Novi Ronde Reviews
Intro Magazine (Germany)
Spex Magazine (Germany)
This London-based German-British Duo, - named after the Latvian theatre director Asja Lacis who stole Walter Benjamin's heart on Capri to give it to Karl Marx, demonstrate with their debut album that one can reference the Neue deutsche Welle without procrustinating in cheap electro clash posturing or flirting with 'schlager kitsch'. Anja Kirschners and David Panos Music is a clever, combative, lyrical, incredibly tender and not in the least redundant update of the NDW sound, which flourished in germany between 1979 on countless tape and DIY labels such as Zickzack. Back then, pop was still allowed to happen amid the noise and between the lines. It is very big within the kaput small. Not at least thanks to Anja's breathless talk-song meandering between David's seductive rhythms.
Other Music Updates. See original here
Novi Ronde is the
first full-length release from Asja Auf Capri, who are neither from Capri
nor do they include anyone named Asja. (The name presumably refers to
Asja Lacis, the woman who stole Walter Benjamin's heart and gave it to
Karl Marx). A few of you may have already acquired a taste for Asja Auf
Capri from their contribution to the Difficult Fun label's four-song compilation
7", which came out earlier this year. The group is based in London
and consists of Anja Kirschner and David Panos who also participate in
Antifamily, another Difficult Fun enterprise. Novi Ronde harkens back
to a brief moment when electronic music was successfully wedded to the
punk rock, DIY ethos before being reduced to a sterile instrument of studio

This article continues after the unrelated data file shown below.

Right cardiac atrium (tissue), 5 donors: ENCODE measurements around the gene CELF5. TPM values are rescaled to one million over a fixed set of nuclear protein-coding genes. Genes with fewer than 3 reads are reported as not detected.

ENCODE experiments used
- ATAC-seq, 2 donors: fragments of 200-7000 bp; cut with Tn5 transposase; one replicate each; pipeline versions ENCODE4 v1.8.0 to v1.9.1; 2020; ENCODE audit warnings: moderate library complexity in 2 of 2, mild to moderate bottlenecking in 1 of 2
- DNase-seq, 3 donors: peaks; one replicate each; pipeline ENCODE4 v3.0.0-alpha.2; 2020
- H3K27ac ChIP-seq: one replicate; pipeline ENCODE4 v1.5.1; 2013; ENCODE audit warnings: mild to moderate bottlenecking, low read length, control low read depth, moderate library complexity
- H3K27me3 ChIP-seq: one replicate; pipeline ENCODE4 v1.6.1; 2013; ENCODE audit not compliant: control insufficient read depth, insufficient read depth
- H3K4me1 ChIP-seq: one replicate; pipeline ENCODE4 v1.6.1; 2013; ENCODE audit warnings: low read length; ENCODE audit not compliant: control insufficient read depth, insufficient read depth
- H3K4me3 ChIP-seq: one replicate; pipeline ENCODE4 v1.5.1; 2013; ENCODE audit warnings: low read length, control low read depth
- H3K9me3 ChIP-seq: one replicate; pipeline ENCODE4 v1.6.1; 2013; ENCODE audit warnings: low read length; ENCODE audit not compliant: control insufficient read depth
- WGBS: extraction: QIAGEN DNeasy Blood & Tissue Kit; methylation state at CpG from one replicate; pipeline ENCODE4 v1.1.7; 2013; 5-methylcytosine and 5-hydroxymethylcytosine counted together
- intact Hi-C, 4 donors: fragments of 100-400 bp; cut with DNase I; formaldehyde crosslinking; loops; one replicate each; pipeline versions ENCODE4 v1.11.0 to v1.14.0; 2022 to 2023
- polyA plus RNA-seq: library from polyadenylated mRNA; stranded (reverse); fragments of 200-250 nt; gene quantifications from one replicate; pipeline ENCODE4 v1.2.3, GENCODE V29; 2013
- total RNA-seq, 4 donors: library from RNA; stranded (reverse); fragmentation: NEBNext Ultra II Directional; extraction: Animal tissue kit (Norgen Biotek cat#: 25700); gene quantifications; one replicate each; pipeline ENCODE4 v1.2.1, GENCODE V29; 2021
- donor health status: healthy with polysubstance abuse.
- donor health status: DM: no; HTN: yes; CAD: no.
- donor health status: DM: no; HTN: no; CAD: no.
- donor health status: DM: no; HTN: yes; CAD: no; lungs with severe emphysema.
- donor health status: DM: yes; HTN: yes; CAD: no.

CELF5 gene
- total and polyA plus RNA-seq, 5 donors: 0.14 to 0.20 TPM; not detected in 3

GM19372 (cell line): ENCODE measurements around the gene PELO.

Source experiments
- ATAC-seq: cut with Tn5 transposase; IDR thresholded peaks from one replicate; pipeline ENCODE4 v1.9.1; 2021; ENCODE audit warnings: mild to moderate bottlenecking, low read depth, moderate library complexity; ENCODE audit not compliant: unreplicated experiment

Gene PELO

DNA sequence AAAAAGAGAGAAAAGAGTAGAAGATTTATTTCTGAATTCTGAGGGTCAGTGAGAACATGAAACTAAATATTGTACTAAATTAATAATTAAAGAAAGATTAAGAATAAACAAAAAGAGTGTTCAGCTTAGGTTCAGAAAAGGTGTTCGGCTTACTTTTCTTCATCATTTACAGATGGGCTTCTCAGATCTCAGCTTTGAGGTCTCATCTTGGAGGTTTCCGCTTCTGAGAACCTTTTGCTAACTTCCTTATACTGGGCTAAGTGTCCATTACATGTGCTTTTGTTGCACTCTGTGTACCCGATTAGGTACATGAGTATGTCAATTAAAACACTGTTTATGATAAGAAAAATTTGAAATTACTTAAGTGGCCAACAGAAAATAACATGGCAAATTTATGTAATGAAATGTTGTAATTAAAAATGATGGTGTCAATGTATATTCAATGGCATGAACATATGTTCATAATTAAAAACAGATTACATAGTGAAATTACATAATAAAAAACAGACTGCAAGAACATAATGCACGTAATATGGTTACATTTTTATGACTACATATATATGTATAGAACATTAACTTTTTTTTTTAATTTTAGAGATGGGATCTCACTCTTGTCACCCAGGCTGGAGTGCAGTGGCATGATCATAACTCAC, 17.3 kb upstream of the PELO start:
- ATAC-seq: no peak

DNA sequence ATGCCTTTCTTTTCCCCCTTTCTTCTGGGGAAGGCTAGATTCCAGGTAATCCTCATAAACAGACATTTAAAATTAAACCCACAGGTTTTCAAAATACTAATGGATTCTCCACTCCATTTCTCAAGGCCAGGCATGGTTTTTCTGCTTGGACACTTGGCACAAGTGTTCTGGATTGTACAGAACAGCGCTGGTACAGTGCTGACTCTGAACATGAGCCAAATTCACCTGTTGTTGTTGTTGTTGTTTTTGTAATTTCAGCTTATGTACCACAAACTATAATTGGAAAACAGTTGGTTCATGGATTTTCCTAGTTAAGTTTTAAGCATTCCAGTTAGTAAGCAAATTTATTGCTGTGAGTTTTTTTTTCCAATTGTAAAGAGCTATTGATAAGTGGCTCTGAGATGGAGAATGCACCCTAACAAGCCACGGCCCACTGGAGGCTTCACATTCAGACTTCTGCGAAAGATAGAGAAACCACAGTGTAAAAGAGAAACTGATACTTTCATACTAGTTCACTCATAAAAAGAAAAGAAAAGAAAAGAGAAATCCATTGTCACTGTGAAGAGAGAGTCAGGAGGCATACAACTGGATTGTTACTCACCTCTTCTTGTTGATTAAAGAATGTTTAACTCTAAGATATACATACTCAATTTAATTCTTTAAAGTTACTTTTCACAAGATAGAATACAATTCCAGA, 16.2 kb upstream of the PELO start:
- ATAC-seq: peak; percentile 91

gimmickry. The album borrows from the technological vocabulary of the
Neue Deutsche Welle without being merely recidivist (you will be able
to spend more than five minutes with Novi Ronde without reaching for your
Der Plan records). In fact, true to the spirit of the NDW it is resolutely
forward-looking. The album was recorded entirely without MIDI, using an
old mono-synth and the occasional drumming and strumming of friends and
well-wishers. It is imbued with the improvisational and collaborative
geist that made this year's Antifamily EP so great, while being tempered
by Kirschner and Panos' clever pop sensibilities (and even more clever
editing and studio work). And the lyrics sound almost as good in English
as they do in German, if we're allowed to judge from the translations
posted on www.asjaaufcapri.org.
|ASJA AUF CAPRI "Novi Ronde"
CD (Difficult Fun)
Difficult Fun comes back and kicks our collective asses again with the debut from Asja Auf Capri. Hyper aggro, then immediately cold synth punk with killer female vocals that reminds us of DAF or any of the other German cold-wave groups of the day? This cd FLOORED us Wonderful art as well. Check out their site and listen to samples: AsjaAufCapri.org You must buy this. IMPORT.
Wire Issue 252 February 2005
The first album by London based video artist and singer Anja Kirschner and musical cohort David Panos, also members of the Antifamily collective, Novi Ronde sees the duo forging connections between earnest Chicks On Speed-style electroclash and the studied blankness of the early 80s Neue Deutsche Welle of DAF, Trio and particularly Der Plan. Asja Auf Capri create a sort of ur-electronica, their rickety drum machine and DIY synth referencing an era when primitive technology seemed to offer the only viable means of liberating punk’s grubby, anarchic potential from its cock-rock straitjacket.